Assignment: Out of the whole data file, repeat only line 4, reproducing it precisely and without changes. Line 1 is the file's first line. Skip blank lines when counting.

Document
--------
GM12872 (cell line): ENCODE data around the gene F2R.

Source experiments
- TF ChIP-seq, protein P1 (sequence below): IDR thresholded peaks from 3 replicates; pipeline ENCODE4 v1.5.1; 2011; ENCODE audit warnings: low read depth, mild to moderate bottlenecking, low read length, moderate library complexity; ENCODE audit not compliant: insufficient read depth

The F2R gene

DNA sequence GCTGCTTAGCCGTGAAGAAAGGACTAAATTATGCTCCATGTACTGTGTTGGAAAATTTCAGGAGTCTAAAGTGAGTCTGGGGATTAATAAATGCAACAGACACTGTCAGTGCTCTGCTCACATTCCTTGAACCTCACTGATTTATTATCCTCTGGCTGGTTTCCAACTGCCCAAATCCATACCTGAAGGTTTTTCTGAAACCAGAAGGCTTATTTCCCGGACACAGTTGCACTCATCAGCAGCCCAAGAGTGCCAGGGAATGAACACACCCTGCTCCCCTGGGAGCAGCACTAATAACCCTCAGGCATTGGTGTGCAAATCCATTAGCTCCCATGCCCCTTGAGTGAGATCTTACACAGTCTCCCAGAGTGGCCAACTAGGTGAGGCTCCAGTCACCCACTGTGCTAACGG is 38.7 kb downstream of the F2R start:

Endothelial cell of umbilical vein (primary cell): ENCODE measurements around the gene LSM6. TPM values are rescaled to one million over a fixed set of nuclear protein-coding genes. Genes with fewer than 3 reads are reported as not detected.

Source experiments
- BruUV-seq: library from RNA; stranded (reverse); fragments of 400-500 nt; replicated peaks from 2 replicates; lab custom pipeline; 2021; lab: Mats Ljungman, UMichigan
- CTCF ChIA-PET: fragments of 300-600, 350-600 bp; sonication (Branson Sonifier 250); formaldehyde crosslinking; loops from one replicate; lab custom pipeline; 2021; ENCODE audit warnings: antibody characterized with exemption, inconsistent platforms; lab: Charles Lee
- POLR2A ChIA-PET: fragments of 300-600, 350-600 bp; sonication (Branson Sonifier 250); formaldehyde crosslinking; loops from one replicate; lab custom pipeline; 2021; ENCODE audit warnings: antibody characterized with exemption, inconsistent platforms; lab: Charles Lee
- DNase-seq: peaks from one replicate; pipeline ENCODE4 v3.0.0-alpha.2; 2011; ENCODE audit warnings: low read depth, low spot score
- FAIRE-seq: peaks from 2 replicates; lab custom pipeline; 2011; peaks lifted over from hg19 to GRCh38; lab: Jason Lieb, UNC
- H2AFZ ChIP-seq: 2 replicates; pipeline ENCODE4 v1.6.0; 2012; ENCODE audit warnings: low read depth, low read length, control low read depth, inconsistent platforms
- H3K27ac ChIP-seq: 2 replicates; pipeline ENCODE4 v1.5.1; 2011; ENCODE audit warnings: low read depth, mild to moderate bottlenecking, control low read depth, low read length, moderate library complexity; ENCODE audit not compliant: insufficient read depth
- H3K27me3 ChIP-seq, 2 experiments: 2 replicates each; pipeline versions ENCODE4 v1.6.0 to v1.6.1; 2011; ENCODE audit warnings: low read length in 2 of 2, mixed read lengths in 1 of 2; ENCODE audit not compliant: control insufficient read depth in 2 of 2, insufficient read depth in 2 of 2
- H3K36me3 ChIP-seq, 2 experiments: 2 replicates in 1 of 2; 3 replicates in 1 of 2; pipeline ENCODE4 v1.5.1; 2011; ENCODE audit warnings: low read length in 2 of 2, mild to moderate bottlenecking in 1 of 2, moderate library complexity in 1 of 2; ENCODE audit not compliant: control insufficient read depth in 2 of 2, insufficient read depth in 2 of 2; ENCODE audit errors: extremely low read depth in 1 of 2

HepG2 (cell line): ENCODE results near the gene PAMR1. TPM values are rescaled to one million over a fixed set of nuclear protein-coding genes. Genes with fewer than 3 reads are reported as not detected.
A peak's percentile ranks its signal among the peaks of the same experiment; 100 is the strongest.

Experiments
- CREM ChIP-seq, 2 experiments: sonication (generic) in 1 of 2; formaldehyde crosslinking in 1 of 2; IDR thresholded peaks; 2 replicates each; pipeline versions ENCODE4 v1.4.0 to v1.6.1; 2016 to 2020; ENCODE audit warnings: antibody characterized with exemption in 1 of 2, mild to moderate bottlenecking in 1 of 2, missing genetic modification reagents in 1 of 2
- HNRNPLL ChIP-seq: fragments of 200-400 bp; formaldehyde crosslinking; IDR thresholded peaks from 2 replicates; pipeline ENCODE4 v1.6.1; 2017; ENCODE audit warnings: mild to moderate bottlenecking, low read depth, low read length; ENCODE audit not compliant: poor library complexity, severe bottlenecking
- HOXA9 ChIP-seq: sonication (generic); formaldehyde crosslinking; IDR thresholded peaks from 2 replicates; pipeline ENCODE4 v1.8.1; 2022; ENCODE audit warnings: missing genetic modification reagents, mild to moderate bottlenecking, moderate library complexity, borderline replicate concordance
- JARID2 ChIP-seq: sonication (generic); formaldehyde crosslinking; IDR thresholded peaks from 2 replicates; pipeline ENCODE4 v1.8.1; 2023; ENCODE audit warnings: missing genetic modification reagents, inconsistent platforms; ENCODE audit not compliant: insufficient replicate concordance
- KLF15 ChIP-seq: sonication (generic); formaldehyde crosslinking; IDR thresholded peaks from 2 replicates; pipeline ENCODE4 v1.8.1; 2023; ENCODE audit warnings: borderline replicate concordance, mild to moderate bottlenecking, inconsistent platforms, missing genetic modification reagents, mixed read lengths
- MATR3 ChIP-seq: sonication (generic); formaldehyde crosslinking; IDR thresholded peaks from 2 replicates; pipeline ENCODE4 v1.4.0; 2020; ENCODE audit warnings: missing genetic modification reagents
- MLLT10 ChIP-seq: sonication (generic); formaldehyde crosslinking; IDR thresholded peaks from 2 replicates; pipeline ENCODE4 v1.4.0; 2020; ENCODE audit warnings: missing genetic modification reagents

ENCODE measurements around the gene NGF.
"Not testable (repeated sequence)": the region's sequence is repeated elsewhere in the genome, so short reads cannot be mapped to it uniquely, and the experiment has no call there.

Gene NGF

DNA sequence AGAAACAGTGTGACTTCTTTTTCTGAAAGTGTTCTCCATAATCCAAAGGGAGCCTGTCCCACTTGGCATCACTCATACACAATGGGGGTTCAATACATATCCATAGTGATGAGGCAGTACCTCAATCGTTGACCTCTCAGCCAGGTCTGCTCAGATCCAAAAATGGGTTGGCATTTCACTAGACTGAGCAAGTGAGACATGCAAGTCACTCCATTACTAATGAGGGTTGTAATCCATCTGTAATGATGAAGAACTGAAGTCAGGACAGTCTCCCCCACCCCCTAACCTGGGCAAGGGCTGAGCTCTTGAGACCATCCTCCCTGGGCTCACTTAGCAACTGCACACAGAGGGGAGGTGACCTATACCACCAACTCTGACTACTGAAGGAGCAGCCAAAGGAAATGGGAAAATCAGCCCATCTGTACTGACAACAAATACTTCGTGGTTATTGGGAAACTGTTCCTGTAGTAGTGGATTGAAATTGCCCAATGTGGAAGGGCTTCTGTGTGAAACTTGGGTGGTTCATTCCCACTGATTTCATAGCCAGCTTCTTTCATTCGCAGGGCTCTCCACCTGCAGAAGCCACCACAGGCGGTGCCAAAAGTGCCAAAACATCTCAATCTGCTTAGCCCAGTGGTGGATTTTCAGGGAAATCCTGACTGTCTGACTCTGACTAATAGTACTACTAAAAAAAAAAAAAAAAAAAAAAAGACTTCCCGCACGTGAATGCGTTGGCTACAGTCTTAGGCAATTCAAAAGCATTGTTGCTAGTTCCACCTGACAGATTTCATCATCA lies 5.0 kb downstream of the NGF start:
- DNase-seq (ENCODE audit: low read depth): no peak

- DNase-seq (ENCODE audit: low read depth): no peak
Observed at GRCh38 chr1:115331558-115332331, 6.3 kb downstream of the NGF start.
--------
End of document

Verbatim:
The F2R gene